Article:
That isn’t the only time i was left feeling let down. On booting up the first mission i noticed lagging in the cut scene which occasionally re-appeared along with some noticeable lip syncing issues. The NPCs in the game were reproduced time and again to the point that I thought “Has Atlas perfected cloning?” – this stood out like a sore thumb at Wills funeral when two of the marines 6ft away from each other lining the path back to the limos were identical. Despite traversing the Golden Gate bridge being a solid experience, I had the feeling I’d been there before – playing Spec Ops in MW2. Nearing the end of the game i got the chance to fly a jet and the flight controls were appalling, controlling the plane by pointing it down canyons felt as if i was playing a different game…. a very poor game. Compared to the freedom of Battlefields jets this attempt at Top Gun meets Independence Day was, well…. like Top Gun meets Independence Day. That being said these issues stood out because the rest of the game was very good, albeit not very rewarding. You don’t get a sense of achievement playing through this game, especially not if you’ve been grinding through the levels of Destiny solidly for the past few weeks. In COD:AW you follow the waypoint, plant the device, follow your team mate and get to the evac point. There were moments of freedom and choice, such as grapple hooking your way across the Irons mansion compound undetected or deciding to go high or low when making your way past a few enemy Goliath’s on the streets of New Baghdad. Other than that it boils down to a very pretty and very fun roller coaster ride.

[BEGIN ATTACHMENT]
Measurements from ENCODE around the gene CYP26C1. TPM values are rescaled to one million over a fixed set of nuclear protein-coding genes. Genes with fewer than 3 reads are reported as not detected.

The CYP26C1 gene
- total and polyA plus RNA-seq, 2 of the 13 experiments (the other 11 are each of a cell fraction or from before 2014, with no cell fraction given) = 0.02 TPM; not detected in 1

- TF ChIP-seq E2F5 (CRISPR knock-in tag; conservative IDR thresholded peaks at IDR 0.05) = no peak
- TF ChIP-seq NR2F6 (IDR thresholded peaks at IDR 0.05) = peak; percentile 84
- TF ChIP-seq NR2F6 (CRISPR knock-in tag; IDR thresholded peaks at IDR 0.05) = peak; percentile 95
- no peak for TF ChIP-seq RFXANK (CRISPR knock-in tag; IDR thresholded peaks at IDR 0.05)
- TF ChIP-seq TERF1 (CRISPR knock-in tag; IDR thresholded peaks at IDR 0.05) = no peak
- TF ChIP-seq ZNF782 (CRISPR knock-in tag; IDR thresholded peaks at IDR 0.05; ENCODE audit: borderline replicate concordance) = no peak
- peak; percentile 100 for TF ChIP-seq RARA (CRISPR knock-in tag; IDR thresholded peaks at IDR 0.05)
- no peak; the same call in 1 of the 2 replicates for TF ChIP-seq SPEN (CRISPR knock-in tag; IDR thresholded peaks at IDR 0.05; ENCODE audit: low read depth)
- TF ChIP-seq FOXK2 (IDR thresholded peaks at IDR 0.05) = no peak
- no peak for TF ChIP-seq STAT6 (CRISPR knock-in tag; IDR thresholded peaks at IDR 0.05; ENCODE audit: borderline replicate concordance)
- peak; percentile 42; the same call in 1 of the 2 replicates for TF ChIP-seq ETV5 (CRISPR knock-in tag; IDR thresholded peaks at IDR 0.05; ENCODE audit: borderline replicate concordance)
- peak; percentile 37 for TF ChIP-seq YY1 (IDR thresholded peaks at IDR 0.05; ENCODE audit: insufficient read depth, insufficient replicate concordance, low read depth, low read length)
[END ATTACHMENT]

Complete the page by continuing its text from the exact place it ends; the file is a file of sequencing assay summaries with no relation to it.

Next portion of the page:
One man lends his voice, face and talent to the story – Kevin Spacey. This isn’t the first time a hollywood actor has made an appearance in a game. Voice work is frequently appearing on A, B & Z lister CVs – take a look at IMDB and you’d be surprised at the amount of actors creaming in the royalties from game studios. What Mr Spacey does is something quite remarkable, he does a bloody good job! Bringing weight and tension to the role, coupling this with some fantastic graphics that have you thinking you are playing a live action film. The venture capitalist turned megalomaniac becomes a memorable character of the franchise, up there with that one armed guy and whats his name? Oh you know the one….. you thought he was on your side and then he wasn’t, it’ll come back to me.

To tie a knot in my ramblings I’ll summarise, this game is well worth a look. If you are a fan you’ll be pleased with the latest offerings and if you’ve never touched a CoD before this is a good place to start. It’s a welcome return to a Call of Duty with a worthwhile campaign and with a closing line of “This wasn’t the end. It was just the beginning” expect to see the very forgettable and meak looking Mitchell strapping back into his Exo within the next 2 years. I’m off to check out Mark’s guide to Advanced Warfare multiplayer so i can stay alive for more than 45 seconds at a time and not put my controller through the tv in a fit of frustration.

GENERAL SHEPHERD!!!! that was his name, i knew i would get it.